Urban Design Studio
Unlike previous years (since the institution of the studio component in 2000) where each semester focused on a separate project -- one ideal and hypothetical, the other in NYC -- our studio has one project for the whole year. It is the design of a self-sufficient town in South America. Also, unlike previous years, this project is more practical, in that we'll work with the town (in conjunction with a local university) with the intention of implementation of the plan in some form, probably over time long after the studio's completion. It's highly ambitious and exciting for what's a relatively short period of time to tackle the design of a city. It goes without saying that issues of sustainability, among many others, are crucial to approaching the city design, making the project much more timely and important. The studio is taught by Sorkin.
History of Urban Space
Taught by Grahame Shane, this class is built around his new book Recombinant Urbanism: Conceptual Modeling in Architecture, Urban Design and City Theory as well as key texts like Lynch's Good City Form and Rowe's Collage City. This was the last class to start (yesterday) and we were treated to a guest lecture on Aranya (or Sector 72, as it's known locally) a mixed-income development in Indore, India by perhaps that country's most famous architect, Balkrishna Doshi. The town is a fascinating example of urban design based on an evolutionary view where occupants are given freedom with not only building design but use. Doshi's plan created plots and laid out services, and while he contributed many house designs for the area, they are the minority. In many ways, it's the opposite of what many might think of with larger developments, in terms of control, level of completion and user input. Immediately, I get the sense that the class will focus on unconventional historical models and methods for looking at the city and urban design.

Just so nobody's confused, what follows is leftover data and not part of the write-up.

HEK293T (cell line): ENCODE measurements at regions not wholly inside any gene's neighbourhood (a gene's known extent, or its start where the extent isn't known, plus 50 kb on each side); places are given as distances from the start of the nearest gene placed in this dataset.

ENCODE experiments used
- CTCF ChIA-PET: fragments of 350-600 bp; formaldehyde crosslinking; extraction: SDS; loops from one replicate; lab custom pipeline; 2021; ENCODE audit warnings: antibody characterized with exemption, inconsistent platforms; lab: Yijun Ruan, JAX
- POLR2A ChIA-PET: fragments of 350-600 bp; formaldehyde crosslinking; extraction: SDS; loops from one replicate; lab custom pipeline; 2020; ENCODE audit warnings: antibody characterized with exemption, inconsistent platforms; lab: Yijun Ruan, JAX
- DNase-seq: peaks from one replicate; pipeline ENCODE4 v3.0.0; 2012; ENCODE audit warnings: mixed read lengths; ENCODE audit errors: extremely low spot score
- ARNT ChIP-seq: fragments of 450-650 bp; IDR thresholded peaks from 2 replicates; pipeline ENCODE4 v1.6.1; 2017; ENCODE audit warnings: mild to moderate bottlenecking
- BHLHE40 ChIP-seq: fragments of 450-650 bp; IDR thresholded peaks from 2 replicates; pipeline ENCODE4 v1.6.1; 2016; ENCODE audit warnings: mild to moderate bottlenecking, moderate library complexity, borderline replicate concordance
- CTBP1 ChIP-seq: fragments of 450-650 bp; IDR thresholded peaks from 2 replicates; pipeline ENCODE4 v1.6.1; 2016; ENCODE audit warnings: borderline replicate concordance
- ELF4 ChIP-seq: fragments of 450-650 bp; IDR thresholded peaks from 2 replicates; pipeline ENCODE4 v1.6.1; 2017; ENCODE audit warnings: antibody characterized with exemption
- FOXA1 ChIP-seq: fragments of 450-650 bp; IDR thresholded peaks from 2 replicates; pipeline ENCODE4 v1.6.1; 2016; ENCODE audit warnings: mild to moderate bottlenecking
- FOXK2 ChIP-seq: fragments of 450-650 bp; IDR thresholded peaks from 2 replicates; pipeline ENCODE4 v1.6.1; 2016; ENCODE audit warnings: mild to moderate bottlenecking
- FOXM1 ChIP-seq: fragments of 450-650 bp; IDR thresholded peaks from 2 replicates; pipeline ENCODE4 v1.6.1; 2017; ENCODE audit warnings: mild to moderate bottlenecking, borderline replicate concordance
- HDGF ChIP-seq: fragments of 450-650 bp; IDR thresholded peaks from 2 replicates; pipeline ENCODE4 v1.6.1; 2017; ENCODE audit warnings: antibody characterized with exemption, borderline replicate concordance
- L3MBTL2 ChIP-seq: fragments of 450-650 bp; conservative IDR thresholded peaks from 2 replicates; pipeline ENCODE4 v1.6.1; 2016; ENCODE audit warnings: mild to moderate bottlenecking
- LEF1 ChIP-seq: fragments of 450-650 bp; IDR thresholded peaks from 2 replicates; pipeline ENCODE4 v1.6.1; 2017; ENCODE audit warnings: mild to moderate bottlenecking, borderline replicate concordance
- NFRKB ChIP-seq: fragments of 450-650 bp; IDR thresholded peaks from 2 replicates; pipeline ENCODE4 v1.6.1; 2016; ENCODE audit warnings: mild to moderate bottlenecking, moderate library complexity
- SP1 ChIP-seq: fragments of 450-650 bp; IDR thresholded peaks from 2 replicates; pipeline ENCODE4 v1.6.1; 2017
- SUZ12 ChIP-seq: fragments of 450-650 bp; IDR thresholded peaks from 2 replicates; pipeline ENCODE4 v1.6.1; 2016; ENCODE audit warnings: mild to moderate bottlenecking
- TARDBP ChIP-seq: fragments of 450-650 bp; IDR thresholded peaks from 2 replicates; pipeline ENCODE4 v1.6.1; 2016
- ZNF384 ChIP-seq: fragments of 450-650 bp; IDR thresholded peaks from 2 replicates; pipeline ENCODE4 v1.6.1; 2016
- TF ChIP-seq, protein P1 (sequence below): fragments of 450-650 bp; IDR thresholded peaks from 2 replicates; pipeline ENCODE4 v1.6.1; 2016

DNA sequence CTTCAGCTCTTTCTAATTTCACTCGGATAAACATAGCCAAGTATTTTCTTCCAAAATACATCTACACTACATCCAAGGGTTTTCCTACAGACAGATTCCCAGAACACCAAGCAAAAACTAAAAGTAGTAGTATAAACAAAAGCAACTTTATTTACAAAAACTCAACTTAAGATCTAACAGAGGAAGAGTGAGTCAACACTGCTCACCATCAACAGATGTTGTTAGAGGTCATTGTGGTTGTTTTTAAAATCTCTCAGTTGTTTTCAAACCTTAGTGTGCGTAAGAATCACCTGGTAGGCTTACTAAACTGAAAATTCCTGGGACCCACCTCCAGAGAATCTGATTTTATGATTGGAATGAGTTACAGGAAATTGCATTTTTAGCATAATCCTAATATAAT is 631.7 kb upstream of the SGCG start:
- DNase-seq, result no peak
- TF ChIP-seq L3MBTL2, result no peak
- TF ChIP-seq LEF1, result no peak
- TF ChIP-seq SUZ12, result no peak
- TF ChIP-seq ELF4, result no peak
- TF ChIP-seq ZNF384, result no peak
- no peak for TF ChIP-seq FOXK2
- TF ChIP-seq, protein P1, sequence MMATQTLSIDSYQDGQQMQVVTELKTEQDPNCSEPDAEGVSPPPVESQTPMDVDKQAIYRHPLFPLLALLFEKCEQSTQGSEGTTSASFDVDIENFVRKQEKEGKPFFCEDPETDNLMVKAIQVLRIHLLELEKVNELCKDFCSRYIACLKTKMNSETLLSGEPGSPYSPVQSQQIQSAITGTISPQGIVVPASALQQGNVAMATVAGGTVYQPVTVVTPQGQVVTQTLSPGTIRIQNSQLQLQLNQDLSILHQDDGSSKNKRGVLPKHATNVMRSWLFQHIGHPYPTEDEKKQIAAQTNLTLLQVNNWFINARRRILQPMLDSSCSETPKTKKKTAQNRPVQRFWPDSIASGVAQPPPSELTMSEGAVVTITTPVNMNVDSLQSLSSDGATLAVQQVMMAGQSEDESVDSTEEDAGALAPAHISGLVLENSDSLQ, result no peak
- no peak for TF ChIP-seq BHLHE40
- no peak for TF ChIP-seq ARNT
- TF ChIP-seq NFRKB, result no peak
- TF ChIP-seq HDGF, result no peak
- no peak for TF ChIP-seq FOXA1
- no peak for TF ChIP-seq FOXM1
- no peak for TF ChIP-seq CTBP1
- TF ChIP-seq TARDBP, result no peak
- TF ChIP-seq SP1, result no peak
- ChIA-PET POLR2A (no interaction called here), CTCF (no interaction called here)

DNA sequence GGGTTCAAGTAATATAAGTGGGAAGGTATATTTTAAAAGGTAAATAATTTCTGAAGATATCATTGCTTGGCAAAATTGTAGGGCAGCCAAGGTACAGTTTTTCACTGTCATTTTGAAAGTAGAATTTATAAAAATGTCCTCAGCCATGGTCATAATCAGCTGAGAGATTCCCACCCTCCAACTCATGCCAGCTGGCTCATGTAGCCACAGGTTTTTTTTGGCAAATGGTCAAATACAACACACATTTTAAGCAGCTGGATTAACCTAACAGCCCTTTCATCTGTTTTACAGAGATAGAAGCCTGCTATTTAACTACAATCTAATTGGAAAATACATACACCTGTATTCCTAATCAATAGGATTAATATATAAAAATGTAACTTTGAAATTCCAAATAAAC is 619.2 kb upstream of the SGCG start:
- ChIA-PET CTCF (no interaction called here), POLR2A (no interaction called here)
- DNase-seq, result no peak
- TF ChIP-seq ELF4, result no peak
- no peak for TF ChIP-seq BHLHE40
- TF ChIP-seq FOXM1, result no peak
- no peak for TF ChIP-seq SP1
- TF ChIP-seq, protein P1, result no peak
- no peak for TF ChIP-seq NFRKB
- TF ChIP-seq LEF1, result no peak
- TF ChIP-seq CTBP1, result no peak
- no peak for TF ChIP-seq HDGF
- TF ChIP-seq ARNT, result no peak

Reading the City
Film has always been a popular subject for architects, and this class uses film noir as a device for analyzing the city. Unlike other genres (if film noir can be called one is a point of contention but one I will not go into here), one associates noir with the city more than any other place. The dark corners, wet streets, hotels, offices, and other spaces and places of the city litter films of this type. Situate within their dark and paranoid narratives, these films parallel America's thinking towards the city around the end of the war and the move from cities to suburbs. The class fits alongside the others, even though it's relationship to urban design or architecture is not as direct; it's indicative of the program's embrace of other disciplines as well as the intertwined and interdependent nature of expression and thinking. Taught by Joan Copjec.
This class comes full circle back to the design studio and its sustainable focus. Here, ways of thinking about the environment, both historically and in the present, are valued above practical application of ecological principles. This follows from the notion that in order to know what to do about the environment we must rethink the way we look at the environment, primarily as a something we are a part of, not separate from. This is probably the most thought-provoking class (taught by landscape professor Achva Stein), especially in terms of finding ecological change at a time when economy drives decision making. Can ecological thinking work with economical thinking? Or will that decision be made for us, like it or not? We'll see.